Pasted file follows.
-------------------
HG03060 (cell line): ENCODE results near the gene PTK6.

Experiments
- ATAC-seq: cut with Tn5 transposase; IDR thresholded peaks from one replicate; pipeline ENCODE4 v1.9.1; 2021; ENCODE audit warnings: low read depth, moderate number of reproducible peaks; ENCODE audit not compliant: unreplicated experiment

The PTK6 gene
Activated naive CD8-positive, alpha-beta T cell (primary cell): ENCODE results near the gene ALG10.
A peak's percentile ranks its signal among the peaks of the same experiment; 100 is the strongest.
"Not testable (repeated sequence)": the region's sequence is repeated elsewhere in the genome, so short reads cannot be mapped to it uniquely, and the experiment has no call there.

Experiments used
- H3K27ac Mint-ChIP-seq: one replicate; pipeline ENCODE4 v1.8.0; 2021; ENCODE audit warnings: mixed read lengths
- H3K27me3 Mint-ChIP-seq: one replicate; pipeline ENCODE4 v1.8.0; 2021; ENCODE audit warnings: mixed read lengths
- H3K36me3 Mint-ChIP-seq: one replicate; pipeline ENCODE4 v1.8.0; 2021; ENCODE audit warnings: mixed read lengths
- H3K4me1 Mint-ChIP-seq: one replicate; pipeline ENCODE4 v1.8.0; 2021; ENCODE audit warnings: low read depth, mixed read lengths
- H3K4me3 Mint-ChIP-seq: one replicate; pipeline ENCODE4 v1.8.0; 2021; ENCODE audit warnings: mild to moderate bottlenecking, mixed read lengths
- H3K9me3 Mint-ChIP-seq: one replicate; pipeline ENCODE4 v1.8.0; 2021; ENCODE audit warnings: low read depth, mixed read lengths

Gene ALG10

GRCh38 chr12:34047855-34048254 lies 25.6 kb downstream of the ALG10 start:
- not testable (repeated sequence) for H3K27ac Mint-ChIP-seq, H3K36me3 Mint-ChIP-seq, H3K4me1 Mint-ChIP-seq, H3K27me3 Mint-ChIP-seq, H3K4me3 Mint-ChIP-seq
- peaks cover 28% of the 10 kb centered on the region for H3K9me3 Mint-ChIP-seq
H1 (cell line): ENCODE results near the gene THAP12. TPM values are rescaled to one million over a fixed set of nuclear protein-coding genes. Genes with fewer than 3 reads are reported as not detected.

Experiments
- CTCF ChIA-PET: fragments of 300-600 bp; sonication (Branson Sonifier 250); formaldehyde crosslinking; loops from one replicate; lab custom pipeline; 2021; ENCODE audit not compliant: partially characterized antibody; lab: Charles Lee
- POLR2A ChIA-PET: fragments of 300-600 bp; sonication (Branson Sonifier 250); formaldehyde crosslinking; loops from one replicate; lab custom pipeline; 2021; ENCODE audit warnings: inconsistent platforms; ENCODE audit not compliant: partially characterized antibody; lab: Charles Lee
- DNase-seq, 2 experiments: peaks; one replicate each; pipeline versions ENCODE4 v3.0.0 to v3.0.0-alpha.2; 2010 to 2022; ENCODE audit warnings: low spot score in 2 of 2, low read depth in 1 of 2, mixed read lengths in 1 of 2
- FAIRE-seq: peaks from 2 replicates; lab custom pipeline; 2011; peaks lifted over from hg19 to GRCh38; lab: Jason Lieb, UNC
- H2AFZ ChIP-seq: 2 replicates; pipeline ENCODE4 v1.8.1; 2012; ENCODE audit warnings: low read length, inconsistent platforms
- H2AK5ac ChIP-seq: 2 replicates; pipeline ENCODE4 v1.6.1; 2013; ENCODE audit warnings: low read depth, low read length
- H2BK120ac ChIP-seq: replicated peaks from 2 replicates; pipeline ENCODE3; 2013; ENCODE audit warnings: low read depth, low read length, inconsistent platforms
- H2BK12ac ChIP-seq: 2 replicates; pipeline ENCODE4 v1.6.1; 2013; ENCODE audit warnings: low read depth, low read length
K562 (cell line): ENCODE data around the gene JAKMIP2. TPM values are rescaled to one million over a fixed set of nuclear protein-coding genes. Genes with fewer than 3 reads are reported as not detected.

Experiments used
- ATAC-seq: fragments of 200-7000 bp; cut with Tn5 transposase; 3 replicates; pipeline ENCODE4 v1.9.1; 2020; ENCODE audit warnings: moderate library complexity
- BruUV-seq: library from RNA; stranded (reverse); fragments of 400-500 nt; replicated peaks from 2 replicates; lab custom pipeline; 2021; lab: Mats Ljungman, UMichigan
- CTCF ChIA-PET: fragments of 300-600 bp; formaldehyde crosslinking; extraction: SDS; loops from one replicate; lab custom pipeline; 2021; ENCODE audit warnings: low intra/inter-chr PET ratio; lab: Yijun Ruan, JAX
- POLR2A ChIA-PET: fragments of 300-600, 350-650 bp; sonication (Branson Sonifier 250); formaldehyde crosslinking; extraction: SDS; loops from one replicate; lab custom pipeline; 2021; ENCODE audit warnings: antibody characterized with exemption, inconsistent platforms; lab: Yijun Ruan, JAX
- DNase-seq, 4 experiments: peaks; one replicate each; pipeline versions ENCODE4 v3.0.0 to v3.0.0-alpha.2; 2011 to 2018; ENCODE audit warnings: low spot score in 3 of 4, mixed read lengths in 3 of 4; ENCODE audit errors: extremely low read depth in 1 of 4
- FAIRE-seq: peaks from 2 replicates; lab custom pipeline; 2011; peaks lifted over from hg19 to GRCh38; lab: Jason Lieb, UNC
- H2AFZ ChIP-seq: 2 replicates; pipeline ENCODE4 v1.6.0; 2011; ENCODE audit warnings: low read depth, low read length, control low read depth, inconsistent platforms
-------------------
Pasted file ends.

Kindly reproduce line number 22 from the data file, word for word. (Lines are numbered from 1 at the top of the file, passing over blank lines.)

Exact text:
- POLR2A ChIA-PET: fragments of 300-600 bp; sonication (Branson Sonifier 250); formaldehyde crosslinking; loops from one replicate; lab custom pipeline; 2021; ENCODE audit warnings: inconsistent platforms; ENCODE audit not compliant: partially characterized antibody; lab: Charles Lee